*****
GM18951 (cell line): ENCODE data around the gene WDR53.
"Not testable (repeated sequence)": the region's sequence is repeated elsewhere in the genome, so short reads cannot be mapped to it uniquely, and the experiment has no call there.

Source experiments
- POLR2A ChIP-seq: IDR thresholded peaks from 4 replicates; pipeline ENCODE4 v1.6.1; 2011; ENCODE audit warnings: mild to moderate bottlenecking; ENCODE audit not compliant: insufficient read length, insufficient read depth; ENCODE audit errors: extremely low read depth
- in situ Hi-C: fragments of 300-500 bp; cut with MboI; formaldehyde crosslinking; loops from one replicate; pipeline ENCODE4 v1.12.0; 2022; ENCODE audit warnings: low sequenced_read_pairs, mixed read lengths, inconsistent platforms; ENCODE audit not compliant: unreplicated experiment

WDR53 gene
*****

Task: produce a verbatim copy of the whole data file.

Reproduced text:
GM18951 (cell line): ENCODE data around the gene WDR53.
"Not testable (repeated sequence)": the region's sequence is repeated elsewhere in the genome, so short reads cannot be mapped to it uniquely, and the experiment has no call there.

Source experiments
- POLR2A ChIP-seq: IDR thresholded peaks from 4 replicates; pipeline ENCODE4 v1.6.1; 2011; ENCODE audit warnings: mild to moderate bottlenecking; ENCODE audit not compliant: insufficient read length, insufficient read depth; ENCODE audit errors: extremely low read depth
- in situ Hi-C: fragments of 300-500 bp; cut with MboI; formaldehyde crosslinking; loops from one replicate; pipeline ENCODE4 v1.12.0; 2022; ENCODE audit warnings: low sequenced_read_pairs, mixed read lengths, inconsistent platforms; ENCODE audit not compliant: unreplicated experiment

WDR53 gene